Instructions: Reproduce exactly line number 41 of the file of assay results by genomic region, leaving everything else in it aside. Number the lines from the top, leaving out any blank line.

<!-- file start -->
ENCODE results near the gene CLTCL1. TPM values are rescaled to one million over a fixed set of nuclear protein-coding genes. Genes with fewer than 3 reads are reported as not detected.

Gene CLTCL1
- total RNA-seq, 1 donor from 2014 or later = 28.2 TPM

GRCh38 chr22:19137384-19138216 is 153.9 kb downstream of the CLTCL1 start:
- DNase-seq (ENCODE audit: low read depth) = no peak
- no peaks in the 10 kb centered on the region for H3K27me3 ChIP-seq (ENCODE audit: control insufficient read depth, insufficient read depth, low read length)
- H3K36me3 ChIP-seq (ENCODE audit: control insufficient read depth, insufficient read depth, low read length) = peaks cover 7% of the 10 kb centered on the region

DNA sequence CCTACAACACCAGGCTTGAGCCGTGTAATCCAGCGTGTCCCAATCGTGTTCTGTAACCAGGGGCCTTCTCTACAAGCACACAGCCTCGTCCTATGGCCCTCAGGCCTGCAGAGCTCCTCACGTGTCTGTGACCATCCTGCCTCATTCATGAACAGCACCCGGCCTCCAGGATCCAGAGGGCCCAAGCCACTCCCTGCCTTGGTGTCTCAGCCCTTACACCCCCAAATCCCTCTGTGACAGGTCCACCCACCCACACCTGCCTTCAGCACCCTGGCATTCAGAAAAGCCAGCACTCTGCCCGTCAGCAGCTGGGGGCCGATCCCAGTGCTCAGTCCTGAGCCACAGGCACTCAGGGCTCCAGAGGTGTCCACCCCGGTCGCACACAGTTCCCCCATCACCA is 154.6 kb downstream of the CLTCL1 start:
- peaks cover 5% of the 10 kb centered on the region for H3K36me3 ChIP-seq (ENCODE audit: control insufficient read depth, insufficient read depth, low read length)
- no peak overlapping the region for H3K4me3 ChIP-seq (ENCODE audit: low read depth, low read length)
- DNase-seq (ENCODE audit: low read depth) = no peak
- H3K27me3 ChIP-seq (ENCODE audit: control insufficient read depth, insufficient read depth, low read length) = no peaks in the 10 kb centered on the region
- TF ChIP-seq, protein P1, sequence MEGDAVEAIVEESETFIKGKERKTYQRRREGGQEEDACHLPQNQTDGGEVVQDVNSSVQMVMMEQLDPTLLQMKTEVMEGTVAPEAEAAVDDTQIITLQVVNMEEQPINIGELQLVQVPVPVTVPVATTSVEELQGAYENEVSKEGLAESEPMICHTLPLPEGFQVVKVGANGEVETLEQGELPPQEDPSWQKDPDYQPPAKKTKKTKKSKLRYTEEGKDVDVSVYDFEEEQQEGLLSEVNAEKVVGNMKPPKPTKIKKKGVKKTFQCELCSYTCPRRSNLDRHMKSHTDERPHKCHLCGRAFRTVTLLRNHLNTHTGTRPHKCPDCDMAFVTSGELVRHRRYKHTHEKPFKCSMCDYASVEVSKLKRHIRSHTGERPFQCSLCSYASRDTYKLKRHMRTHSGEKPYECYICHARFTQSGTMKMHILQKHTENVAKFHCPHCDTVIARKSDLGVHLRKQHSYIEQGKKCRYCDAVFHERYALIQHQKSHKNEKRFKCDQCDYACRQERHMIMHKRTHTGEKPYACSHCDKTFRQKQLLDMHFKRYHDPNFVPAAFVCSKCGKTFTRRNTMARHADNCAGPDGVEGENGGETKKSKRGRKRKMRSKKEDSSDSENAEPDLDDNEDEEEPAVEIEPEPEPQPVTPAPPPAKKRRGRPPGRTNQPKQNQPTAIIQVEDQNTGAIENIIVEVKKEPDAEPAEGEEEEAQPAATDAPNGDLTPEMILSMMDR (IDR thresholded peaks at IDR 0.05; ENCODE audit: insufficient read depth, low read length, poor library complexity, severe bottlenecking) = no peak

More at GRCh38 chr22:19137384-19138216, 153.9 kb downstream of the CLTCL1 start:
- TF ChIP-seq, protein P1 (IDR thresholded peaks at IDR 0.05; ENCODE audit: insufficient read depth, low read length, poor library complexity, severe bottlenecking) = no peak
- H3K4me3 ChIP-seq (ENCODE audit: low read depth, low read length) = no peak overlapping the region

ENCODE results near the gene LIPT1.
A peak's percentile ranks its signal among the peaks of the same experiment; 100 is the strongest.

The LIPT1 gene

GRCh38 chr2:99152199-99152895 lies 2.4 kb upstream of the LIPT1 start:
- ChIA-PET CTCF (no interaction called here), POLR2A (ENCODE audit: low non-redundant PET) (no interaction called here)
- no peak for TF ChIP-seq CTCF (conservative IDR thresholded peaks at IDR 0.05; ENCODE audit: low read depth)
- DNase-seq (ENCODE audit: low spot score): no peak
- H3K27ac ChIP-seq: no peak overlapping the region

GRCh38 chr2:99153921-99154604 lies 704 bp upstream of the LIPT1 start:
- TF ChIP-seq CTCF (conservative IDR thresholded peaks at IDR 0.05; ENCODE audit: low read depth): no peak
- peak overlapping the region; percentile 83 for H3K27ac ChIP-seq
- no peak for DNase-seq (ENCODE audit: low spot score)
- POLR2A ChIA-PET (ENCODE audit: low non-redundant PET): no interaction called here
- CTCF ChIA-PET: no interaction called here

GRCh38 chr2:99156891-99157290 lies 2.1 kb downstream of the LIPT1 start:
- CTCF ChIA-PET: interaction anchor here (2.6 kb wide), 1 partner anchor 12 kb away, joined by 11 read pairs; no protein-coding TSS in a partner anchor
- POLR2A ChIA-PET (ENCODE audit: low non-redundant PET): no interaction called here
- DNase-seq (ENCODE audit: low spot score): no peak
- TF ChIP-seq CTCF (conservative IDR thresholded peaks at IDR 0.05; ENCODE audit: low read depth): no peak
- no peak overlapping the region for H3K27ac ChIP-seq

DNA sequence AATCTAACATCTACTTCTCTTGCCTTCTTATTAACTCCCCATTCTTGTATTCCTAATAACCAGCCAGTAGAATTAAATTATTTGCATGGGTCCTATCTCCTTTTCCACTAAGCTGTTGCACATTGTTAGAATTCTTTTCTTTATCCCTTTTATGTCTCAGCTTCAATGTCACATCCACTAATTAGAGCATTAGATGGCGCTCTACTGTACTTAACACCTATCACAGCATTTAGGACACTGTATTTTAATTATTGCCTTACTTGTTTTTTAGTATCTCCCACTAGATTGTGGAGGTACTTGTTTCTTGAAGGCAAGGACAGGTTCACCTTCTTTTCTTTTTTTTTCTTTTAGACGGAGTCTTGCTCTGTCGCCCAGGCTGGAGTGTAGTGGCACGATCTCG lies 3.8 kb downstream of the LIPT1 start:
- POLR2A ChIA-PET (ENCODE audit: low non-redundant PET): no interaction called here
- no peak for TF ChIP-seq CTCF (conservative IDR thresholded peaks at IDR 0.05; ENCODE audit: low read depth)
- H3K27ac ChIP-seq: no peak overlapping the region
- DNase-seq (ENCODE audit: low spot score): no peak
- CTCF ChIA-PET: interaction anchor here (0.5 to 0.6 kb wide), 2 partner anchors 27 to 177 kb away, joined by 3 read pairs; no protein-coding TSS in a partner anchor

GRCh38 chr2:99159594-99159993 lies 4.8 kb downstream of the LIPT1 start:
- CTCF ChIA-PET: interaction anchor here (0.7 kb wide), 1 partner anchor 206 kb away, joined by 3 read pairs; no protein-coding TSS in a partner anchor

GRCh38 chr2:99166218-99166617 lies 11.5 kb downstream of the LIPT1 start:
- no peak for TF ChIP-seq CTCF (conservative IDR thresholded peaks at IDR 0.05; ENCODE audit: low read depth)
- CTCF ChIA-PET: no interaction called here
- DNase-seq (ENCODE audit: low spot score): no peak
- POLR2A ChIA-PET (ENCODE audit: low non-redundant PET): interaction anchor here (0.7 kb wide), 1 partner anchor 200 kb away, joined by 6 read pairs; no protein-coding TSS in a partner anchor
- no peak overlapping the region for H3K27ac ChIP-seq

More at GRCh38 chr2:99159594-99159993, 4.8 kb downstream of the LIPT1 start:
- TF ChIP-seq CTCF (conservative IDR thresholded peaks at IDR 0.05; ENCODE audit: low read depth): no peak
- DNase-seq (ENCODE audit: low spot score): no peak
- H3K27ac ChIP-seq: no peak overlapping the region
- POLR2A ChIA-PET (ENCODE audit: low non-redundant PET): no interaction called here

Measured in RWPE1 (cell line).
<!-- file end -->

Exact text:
- DNase-seq (ENCODE audit: low spot score): no peak